In fact, most tech advisors suggest never letting your phone battery get too low, nor too high. Not that a full-charge will be overly damaging, but consistently leaving your device plugged in until it has stored every last drop of energy can reduce its lifespan in the long term. Instead, take advantage of your device’s inbuilt charging design, which will likely be a ‘quick-charge’ to 80% and ‘trickle-charge’ from 80% to 100%. This design ensures that you can get power back quickly but stops your device from overcharging. So discard this common myth and stop waiting for your bar to empty before filling it up. Instead, keep your bar in the green, and charge from 40% to 80% for the most efficient battery life.
‘‘PLANNED OBSOLESCENCE MAKES YOUR PHONE SLOW DOWN”
CONSPIRACY THEORIES CAN be fun to discuss, but they become so much more fascinating when they contain a grain of truth. Such is the case with ‘planned obsolescence’, a manufacturer’s tactic that had been in play for decades before the term had even been invented.
In essence, planned obsolescence is a deliberate ploy by the manufacturer to limit their product’s lifespan so the consumer is forced to repeatedly pay to replace it. And to the chagrin of today’s manufacturers, conspiracy theorists often point to the infamous ‘Phoebus cartel’ of light bulb makers, who in the 1920s planned to do exactly that. But as technology has developed, attention has shifted away from light bulbs and onto smartphones, with recent theories suggesting that tech giants, such as Apple, restrict the performance of older devices in order to encourage consumers to purchase newer, more expensive models.
As this idea has inspired such widespread belief, software company Futuremark decided to put iPhones, old and new, to the test. They assessed each model’s performance every month for 18 months and found that their performance was maintained. The slowed-down performance owners had been reporting was more likely due to installing software updates released with the new models, which are designed to work optimally with the newest units.
However, in December 2017, Apple announced that their iOS software does in fact slow the performance of older iPhone models in order to preserve battery life. Old Lithium-ion batteries don’t hold their charge as well as new ones, so the programmed slowdown is a compromise to stop the battery draining too quickly and to prevent random shutdowns, which would otherwise be frustrating for users.
So is the slowing performance a scheme by manufacturers to boost profits? Not exactly. Does their approach to software updates render old models obsolete? Eventually, yes.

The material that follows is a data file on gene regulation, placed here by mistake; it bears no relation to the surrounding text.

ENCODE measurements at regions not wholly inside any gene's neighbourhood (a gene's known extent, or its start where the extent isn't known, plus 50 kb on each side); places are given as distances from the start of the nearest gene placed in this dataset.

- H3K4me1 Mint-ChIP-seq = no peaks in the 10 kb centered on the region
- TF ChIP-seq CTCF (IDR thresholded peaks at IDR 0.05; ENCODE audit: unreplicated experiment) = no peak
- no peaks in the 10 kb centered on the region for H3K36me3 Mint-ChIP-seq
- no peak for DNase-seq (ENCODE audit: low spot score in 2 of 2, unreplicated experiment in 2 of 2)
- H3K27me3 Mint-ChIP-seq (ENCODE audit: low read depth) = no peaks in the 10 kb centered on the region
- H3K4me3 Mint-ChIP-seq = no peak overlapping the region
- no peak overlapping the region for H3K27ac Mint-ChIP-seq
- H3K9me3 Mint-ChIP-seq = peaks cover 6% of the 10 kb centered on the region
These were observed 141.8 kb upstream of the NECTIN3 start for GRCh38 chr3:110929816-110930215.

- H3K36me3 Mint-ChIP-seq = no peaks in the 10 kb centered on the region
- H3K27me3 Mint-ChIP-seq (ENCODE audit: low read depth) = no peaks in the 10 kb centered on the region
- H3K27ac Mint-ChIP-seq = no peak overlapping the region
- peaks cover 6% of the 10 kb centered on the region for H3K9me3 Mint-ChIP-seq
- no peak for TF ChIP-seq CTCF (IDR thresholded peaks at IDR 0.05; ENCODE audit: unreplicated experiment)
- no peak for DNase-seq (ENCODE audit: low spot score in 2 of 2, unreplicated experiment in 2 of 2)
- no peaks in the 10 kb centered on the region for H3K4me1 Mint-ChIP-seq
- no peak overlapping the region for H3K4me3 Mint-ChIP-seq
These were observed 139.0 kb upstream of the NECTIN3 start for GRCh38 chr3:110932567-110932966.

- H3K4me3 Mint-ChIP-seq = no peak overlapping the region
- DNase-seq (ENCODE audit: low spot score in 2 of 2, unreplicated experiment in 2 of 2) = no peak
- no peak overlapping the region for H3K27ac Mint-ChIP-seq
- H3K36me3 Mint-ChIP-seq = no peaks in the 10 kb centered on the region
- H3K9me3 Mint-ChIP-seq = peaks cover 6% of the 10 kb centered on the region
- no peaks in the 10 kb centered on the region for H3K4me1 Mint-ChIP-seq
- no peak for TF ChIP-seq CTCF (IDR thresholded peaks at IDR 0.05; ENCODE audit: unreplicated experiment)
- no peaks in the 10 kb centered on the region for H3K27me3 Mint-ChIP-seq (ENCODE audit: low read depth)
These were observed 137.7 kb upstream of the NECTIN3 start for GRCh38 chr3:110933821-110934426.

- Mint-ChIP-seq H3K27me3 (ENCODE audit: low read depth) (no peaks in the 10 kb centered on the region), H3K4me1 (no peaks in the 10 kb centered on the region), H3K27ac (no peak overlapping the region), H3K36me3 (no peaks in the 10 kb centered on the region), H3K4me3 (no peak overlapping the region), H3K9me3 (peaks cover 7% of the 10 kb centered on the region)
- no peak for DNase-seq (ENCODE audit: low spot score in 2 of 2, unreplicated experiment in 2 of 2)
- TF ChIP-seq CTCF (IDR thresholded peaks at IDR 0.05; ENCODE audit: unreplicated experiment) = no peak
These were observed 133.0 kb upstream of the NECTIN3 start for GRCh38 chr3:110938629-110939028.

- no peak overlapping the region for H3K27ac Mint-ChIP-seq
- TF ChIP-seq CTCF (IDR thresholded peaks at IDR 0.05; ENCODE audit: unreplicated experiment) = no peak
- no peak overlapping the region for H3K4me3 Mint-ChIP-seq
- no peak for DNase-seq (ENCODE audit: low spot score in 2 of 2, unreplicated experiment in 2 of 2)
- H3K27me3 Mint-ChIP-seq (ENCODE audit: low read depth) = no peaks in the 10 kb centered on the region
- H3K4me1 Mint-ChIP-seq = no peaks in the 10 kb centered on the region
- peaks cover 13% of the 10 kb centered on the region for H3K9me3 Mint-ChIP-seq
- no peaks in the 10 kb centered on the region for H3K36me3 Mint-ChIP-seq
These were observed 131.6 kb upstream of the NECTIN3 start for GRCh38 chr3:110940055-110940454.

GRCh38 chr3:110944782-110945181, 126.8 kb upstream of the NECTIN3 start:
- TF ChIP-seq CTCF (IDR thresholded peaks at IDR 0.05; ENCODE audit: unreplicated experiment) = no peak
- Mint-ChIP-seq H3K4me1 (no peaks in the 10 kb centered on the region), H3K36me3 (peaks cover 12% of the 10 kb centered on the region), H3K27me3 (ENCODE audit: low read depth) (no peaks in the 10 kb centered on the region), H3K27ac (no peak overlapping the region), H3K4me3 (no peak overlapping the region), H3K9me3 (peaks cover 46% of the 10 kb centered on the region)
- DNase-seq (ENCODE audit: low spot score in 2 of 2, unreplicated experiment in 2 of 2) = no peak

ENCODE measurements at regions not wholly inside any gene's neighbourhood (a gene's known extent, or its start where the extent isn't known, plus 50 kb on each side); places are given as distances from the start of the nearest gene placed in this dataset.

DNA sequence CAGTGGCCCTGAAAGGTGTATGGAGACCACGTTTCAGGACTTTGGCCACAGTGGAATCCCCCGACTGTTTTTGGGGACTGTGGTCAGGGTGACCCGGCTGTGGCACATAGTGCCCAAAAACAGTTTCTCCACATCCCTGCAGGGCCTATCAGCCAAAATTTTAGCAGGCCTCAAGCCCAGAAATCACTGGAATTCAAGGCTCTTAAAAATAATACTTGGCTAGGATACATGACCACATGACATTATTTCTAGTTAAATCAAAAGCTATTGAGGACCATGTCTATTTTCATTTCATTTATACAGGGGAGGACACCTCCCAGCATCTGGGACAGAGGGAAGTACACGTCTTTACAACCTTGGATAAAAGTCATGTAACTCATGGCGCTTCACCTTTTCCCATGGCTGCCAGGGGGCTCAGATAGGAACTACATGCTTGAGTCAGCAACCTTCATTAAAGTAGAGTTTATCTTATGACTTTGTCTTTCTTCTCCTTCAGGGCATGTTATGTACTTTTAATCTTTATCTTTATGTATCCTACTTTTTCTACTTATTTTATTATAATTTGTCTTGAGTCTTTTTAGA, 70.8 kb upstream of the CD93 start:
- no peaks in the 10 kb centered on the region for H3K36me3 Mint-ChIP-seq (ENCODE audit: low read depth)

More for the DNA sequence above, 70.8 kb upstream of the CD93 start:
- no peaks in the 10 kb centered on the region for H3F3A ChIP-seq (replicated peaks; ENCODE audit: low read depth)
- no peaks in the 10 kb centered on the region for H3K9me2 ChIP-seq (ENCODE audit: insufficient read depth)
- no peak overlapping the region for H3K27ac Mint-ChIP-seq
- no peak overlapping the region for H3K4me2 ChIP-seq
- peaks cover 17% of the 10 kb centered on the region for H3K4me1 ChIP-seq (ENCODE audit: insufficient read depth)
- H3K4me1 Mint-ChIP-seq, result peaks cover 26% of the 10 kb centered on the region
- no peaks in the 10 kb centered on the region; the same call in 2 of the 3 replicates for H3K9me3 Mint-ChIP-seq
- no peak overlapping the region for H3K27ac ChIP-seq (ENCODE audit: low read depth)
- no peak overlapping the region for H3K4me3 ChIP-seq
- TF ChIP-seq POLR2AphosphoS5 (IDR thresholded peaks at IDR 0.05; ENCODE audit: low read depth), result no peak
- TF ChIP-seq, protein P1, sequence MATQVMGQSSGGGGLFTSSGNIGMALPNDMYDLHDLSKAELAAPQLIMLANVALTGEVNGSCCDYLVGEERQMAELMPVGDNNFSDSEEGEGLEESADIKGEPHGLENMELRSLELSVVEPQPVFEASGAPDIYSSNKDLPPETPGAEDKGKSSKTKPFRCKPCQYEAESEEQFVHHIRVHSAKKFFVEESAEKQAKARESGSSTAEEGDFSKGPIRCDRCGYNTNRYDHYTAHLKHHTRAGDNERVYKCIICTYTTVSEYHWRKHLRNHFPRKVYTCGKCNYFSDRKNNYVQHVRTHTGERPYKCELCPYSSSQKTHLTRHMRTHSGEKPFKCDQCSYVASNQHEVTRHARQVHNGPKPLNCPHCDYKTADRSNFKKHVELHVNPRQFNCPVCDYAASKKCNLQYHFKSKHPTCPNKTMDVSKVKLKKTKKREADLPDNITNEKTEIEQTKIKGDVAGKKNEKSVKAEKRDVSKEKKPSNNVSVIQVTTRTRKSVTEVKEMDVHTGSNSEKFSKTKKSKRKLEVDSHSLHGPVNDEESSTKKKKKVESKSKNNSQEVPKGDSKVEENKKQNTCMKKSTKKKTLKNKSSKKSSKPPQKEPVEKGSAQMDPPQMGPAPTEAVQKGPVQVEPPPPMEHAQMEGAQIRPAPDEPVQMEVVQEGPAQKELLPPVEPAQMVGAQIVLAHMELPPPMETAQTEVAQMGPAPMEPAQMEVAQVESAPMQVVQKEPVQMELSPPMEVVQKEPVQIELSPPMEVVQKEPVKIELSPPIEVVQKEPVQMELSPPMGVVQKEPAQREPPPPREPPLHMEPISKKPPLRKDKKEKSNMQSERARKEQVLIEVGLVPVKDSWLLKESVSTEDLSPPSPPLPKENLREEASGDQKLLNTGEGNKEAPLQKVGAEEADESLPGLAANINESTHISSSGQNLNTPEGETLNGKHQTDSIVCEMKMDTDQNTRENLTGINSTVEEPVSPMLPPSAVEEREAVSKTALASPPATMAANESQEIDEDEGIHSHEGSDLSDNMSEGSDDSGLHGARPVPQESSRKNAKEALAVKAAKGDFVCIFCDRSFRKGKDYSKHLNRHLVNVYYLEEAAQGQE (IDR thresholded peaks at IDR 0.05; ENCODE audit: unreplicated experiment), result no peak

“MACS CANNOT GET VIRUSES”
Lots of us long for a Mac of our own, with their sleek design, sophisticated hardware and intuitive software catapulting them to the top of many wish lists. Add to that the common notion that they’re immune to viruses, and they almost sound like the perfect machine. Only, as more users are discovering, Macs are susceptible to viruses, spyware and other types of malware just like PCs.
However, this myth hasn’t arisen from nowhere. Macs do encounter much less malicious software (often abbreviated to ‘malware’) than Microsoft PCs, which has led to their inflated reputation. A primary reason for this is simply that there are more people using PCs, therefore making them the obvious target for opportunistic hackers. Today, with a growing number of Mac users around, hackers have more incentive to design viruses for Macs. However, by their very design, Macs are much better equipped to deal with possible threats, with their inbuilt security measures capable of restricting unknown applications from installing on the system. But there is no computer that is completely secure.
“MORE MEGAPIXELS MEANS BETTER PHOTOGRAPHS”
Like many tech-related myths, presenting megapixels as the sole determinant of image quality is a result of misleading marketing campaigns. And unfortunately for consumers, all the big phoneand camera-creating manufacturers have hopped onboard with this advertising strategy. But more doesn’t necessarily mean better, and in some cases, more megapixels can even make your photographs worse!
Digital cameras — unlike their predecessors that captured images using light-sensitive film — build images through pixels, which each process a small fraction of light caught by the camera’s sensors. With more pixels comes more units to capture incoming light, increasing the camera’s resolution and providing images with more detail. This can be helpful when making large prints or zooming in on images, but otherwise, you’ll notice little difference between a 7MP and 10MP camera, for example.